less, or none).
9. Cloutier's Weight Loss Program
This one is not so much a weight loss program as
a healthier diet. The idea here is to live longer, better, and
have fewer diseases. Of course, if you are obese, you might need
more, because most of your diseases will come from your obesity.
But I like this book.
10. Random weight loss programs and supplements
you find on the internet.
Be very, very careful. Avoid ephedra-based supplements,
"thermogenic" supplements, fat burners, etc. Anything that stimulates
your sympathetic nervous system (like ephedra or citrus aurantium)
is risky. If you do consider a supplement, make sure there is
research behind it, that they quote the research source and give
you a link to it elsewhere on the internet. If you're not sure,
email me about a product.
Watch out for websites that appear to be nothing
more than a collection of search engine key words. If you see
long lists of similar phrases, that's what it is. They are just
trying to get high on the search engine list to get your click,
and then sell you a product to make money. Real webpages give
you good information, and read more like real articles or books
do. It's tough, because these days when you search, most of the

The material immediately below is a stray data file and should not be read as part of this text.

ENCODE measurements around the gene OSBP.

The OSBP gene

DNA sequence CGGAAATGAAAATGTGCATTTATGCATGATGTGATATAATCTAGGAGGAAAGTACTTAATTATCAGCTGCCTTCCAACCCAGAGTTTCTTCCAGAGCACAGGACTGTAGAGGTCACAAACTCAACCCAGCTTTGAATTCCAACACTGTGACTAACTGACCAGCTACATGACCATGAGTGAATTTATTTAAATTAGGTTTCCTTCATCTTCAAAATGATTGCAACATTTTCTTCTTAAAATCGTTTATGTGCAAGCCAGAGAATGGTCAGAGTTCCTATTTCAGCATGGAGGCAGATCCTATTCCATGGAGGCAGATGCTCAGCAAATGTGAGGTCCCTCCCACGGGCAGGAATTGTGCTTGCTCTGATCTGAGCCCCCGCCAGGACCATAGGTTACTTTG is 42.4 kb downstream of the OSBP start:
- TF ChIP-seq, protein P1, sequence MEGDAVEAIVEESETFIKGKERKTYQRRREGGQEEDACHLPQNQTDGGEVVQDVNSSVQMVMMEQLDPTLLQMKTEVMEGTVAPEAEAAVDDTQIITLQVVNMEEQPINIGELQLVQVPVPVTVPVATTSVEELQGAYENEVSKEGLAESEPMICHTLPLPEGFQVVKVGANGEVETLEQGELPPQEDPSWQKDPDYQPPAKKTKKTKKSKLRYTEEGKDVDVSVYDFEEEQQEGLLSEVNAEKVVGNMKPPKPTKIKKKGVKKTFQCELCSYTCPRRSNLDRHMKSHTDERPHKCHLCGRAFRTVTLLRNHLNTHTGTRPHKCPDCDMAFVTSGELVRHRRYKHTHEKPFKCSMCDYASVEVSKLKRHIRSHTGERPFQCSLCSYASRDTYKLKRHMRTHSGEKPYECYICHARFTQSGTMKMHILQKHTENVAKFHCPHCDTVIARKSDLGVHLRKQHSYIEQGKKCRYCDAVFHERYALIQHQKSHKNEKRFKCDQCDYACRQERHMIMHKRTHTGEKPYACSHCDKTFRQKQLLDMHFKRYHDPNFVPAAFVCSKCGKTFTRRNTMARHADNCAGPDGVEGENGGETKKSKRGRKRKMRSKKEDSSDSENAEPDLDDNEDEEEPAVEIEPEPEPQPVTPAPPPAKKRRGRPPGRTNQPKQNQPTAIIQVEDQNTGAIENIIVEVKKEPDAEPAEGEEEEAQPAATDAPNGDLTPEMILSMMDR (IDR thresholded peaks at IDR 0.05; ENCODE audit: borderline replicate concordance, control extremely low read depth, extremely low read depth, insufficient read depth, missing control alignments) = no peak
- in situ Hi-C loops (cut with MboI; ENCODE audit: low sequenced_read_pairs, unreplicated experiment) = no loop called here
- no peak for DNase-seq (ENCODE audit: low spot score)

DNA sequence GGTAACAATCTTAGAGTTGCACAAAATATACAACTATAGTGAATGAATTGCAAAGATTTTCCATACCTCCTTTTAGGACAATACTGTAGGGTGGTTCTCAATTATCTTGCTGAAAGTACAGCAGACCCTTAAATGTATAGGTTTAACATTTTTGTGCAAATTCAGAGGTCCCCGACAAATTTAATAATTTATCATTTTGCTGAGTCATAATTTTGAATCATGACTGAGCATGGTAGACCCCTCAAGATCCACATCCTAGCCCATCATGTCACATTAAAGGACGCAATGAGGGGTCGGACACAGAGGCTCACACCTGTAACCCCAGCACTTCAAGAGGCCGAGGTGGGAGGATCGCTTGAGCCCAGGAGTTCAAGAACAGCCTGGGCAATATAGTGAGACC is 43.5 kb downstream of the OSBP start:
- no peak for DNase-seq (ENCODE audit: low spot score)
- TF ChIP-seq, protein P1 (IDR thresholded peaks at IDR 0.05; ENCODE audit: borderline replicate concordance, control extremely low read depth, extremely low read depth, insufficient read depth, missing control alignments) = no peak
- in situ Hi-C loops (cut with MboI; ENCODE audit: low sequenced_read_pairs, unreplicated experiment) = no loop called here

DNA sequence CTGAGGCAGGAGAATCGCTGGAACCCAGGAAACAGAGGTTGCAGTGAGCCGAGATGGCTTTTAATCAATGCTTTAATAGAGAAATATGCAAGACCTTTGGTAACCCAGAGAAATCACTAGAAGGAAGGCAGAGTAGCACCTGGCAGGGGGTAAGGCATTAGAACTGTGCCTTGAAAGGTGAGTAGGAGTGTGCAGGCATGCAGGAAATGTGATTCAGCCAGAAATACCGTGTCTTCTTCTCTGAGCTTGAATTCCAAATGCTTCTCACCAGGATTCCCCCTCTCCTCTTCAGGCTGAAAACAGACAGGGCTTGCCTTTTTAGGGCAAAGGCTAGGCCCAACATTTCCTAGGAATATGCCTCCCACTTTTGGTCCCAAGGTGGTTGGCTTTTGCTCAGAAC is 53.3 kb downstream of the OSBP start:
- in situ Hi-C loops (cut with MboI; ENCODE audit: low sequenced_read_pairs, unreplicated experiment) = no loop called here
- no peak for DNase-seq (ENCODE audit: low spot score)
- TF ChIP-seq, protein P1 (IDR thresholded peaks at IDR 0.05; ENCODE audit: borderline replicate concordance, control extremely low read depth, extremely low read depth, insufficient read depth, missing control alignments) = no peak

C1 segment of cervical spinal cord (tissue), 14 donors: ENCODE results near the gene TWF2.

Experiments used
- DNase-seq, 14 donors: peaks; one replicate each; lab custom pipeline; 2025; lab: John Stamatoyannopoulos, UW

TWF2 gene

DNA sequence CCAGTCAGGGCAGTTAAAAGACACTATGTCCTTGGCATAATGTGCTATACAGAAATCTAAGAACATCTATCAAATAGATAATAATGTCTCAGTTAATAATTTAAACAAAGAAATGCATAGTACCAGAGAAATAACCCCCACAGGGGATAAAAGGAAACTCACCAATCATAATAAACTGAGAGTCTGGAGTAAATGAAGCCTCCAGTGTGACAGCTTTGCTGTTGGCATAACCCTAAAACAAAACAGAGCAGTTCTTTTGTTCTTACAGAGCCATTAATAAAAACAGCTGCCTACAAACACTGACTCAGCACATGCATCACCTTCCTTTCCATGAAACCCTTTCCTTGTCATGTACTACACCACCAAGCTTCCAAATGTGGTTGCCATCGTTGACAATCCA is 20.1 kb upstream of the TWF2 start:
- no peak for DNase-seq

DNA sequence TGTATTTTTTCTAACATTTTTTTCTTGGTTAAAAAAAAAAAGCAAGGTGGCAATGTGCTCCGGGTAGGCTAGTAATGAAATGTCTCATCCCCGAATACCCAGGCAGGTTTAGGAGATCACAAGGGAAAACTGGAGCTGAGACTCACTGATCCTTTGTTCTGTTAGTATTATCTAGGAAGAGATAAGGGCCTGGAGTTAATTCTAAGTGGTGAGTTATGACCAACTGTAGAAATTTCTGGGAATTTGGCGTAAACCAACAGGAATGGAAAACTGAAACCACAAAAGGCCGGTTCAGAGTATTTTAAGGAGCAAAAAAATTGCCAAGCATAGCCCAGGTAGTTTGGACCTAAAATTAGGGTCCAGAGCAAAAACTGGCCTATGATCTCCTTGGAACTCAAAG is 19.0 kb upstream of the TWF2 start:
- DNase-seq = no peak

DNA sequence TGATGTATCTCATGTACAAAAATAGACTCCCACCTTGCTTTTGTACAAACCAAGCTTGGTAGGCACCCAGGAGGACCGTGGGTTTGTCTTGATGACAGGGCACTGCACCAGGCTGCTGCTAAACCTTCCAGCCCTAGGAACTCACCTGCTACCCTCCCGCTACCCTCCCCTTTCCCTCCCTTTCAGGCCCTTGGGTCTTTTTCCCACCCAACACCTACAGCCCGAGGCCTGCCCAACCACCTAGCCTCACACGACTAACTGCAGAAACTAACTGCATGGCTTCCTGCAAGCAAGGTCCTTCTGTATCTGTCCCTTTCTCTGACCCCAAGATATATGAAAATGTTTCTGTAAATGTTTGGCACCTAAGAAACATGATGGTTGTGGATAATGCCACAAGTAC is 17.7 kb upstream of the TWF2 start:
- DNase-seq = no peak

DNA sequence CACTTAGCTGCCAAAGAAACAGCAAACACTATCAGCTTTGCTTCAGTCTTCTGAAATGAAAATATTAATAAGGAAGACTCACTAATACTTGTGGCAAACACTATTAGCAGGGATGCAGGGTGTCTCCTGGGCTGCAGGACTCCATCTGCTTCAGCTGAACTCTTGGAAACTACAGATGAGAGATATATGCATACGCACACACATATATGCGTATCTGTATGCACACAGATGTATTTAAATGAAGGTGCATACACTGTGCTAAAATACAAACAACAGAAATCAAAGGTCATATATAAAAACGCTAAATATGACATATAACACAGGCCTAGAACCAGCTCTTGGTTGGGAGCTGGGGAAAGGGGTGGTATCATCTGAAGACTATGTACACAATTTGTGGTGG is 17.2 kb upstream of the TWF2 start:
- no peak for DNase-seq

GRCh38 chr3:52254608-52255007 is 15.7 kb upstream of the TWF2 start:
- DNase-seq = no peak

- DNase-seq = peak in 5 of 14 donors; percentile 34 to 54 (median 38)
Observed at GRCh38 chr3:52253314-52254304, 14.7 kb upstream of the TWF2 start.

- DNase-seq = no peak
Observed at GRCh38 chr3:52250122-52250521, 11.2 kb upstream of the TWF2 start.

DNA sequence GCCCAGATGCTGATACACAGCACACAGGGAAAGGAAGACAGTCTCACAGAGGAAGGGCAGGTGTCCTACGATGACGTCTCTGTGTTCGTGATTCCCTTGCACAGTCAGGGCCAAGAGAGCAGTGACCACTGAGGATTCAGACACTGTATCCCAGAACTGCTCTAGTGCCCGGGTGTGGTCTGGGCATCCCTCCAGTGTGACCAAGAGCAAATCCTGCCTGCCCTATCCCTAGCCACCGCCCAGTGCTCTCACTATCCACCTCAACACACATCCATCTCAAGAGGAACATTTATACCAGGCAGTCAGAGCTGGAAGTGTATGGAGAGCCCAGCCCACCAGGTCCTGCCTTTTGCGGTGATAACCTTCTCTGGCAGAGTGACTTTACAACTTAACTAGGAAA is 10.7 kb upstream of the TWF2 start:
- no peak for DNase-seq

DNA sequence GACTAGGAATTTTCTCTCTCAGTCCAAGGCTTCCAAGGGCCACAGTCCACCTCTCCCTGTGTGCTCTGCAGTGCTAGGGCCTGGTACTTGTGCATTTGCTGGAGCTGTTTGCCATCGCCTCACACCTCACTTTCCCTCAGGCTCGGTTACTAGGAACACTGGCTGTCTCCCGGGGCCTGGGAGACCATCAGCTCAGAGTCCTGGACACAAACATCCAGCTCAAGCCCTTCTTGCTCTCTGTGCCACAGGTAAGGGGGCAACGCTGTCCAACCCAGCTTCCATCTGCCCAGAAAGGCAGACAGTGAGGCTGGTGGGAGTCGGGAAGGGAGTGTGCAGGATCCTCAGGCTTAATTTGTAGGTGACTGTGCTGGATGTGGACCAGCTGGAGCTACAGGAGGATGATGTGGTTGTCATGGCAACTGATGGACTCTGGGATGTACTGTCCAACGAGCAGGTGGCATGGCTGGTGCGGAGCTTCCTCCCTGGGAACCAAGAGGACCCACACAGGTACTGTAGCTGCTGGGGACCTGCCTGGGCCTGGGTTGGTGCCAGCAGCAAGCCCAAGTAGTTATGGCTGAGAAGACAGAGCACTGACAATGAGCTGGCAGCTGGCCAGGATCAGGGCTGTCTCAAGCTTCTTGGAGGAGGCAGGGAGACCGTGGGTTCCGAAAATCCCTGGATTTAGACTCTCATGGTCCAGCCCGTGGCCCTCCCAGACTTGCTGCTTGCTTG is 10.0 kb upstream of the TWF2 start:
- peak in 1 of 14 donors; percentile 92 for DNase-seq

first page of results may be this kind of search engine spam.
Oh well, sooner or later the search engines will figure it out
and ban or punish them. But for now, be careful.
So, in summary- which ones do I think are best?
The best results I've heard of have come from Atkins or South
Beach. However, my real belief is that there isn't just one weight
loss program or diet that works for everyone, because everyone
is different. You may have to try several before you get one that
works and is comfortable.
My advice would be to try Atkins or South Beach,
and if that doesn't do it, then try the Zone diet. You might as
well get Dr. Phil's book to motivate you while you're working
on the previous two or three... and if that doesn't work, you
may want to think about a support group type of weight loss program
like overeater's anonymous, weight watchers, or jenny craig.
Another option is to check out The
Diet Forum. They make available mutual support ("diet
buddies"), and can also create you a detailed personalized
diet plan based on your answers to a dietary survey. Click over
to the Diet Forum. People seem to dig it.
If you're still having trouble, think medical.
Chinese medicine can offer you acupuncture and herbal medicine
to reduce hunger, cravings, and improve your digestion, etc. Also,
medical quality enzymes like those from Transformations Enzyme
Corporation can help, too. For the medical side, find
an acupuncturist/herbalist, a nutritionist, or some other
alternative medicine practitioner with weight loss program experience
to help you one on one.
If none of that works, email
me your weight loss program woes , and we'll see what we can
figure out over the cyber-waves.
Brian is an author of international renown and public speaker. He is currently writing his book Chinese Medicine: A Practical Guide to Optimal Healing. Brian practices acupuncture and Chinese herbal medicine in sunny San Diego, California.